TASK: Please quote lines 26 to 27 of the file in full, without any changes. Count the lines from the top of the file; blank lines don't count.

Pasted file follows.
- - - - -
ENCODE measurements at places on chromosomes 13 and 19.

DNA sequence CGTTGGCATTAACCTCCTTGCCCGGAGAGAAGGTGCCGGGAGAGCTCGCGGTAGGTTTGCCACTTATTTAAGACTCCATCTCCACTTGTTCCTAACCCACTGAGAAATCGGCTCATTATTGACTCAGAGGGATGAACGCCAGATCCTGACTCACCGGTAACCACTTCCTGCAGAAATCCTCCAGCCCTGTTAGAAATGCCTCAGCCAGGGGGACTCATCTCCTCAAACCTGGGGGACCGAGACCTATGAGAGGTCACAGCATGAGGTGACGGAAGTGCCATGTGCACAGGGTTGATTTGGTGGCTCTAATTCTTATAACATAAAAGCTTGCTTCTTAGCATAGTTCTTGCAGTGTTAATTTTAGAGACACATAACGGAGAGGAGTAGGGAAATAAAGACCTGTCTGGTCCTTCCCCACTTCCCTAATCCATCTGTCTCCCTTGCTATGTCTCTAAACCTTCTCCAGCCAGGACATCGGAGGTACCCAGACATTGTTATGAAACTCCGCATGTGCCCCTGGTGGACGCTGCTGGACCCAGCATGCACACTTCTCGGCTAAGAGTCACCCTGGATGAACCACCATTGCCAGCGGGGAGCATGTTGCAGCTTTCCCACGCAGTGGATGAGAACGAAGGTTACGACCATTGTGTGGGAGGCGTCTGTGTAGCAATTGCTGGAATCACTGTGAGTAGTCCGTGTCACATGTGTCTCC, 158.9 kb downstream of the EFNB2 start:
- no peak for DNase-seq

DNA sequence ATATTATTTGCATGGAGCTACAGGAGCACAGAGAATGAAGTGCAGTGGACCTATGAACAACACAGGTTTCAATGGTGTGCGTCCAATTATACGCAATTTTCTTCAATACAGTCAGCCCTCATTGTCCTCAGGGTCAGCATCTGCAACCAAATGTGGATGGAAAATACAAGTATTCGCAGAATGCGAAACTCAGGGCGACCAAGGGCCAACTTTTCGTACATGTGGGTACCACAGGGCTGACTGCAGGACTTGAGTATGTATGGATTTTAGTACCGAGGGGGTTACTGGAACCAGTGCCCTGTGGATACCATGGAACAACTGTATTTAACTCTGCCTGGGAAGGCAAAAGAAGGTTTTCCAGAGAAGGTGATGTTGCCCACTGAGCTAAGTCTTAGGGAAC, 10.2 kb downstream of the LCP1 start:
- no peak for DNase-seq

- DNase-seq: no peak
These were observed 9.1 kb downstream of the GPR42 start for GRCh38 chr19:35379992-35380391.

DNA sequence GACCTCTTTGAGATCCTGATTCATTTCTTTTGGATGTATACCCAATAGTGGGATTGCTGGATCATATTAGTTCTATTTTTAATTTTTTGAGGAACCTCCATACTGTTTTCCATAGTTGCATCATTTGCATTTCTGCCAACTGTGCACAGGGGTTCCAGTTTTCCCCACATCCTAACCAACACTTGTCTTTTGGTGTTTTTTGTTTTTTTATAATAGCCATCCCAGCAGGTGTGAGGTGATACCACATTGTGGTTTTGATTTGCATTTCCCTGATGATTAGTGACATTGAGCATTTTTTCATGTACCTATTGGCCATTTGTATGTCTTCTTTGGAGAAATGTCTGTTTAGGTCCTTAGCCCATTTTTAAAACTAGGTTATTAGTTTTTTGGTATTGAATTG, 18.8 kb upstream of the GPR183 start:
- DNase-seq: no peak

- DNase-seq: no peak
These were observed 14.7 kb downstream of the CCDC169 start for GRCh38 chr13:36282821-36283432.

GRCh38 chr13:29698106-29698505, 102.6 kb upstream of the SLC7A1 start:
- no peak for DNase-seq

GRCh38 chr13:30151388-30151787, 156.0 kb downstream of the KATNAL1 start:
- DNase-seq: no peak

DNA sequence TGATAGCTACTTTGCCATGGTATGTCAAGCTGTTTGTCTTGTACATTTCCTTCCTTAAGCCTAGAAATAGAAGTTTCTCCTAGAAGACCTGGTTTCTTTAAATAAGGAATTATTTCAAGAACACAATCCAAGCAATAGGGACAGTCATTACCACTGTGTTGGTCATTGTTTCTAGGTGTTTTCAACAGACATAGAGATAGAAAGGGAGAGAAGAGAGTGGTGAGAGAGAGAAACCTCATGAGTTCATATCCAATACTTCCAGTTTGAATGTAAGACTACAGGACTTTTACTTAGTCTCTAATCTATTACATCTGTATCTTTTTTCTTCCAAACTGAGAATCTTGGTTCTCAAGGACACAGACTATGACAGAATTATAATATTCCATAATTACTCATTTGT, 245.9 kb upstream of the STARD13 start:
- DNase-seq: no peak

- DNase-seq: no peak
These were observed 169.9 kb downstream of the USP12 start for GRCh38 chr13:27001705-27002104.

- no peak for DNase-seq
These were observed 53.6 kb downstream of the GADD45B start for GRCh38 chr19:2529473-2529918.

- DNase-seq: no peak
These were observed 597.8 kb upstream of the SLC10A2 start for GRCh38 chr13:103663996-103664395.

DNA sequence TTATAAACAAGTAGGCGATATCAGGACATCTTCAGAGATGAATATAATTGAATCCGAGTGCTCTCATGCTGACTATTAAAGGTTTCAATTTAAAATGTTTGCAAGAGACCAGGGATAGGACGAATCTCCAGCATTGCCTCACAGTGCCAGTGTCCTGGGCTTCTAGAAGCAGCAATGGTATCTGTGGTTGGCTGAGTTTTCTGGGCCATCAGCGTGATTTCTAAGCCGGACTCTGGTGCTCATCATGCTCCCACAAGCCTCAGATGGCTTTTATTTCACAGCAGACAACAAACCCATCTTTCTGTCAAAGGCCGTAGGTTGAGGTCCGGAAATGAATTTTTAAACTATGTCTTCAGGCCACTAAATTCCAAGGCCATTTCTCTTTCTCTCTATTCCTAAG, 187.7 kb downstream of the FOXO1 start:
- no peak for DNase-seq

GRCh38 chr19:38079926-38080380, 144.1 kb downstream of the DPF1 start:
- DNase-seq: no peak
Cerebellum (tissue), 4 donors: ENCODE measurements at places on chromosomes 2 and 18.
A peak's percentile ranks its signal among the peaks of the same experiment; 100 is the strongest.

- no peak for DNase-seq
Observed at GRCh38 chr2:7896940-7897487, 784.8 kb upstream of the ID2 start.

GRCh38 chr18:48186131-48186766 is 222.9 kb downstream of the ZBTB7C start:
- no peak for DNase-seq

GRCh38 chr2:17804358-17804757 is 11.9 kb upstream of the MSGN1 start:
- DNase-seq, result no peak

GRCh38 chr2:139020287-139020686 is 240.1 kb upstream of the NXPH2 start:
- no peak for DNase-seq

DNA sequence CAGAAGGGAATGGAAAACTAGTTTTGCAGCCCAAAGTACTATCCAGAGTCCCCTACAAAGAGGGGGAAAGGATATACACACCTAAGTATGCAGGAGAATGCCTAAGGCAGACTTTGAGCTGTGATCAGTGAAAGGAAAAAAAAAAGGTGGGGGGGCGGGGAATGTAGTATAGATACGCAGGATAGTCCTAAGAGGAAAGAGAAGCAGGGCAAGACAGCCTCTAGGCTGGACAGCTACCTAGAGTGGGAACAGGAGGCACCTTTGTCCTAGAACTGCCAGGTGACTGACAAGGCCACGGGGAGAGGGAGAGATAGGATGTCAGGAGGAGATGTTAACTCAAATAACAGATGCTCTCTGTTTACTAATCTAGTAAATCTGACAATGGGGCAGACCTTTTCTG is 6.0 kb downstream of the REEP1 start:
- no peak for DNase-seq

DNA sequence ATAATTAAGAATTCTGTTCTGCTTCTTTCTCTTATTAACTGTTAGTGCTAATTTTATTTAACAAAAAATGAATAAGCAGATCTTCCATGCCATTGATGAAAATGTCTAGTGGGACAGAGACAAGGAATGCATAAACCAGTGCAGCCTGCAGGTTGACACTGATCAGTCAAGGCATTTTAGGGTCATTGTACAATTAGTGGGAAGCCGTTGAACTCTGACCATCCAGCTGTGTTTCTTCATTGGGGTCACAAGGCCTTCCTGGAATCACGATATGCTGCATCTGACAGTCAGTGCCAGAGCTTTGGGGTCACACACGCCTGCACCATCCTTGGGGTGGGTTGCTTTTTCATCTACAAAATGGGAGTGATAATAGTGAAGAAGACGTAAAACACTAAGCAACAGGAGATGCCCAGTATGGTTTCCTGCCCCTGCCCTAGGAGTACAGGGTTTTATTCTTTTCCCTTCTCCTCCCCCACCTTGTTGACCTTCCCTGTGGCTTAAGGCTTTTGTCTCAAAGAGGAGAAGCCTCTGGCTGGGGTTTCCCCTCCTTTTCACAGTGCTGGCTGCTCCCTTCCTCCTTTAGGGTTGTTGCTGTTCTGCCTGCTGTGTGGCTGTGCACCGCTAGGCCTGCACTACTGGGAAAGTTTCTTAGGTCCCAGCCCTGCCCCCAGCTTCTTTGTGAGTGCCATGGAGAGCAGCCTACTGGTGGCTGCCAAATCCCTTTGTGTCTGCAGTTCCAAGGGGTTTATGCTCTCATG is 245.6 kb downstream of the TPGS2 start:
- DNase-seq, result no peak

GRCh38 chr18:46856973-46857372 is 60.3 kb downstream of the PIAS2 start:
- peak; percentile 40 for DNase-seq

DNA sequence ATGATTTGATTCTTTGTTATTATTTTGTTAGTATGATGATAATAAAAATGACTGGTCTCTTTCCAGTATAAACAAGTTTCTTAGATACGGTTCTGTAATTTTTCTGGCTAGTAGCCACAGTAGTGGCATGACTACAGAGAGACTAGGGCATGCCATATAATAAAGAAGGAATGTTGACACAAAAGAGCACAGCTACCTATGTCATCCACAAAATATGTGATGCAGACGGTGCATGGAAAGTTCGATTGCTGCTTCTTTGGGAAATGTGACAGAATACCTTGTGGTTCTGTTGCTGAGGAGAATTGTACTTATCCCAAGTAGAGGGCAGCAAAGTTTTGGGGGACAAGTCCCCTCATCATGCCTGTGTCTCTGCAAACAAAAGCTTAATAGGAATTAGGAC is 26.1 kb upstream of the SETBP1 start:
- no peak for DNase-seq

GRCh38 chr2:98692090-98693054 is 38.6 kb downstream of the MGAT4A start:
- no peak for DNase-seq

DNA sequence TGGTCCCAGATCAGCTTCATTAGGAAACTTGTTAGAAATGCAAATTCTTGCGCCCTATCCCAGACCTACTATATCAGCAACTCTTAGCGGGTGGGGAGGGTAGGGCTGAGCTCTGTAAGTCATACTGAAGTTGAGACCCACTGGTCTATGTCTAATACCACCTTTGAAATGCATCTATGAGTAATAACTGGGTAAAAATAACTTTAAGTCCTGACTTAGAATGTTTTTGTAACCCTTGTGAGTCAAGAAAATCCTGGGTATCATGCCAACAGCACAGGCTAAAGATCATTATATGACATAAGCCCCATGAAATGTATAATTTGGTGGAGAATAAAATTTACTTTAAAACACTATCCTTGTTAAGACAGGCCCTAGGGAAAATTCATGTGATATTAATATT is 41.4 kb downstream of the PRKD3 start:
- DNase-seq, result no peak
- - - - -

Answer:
GRCh38 chr19:38079926-38080380, 144.1 kb downstream of the DPF1 start:
- DNase-seq: no peak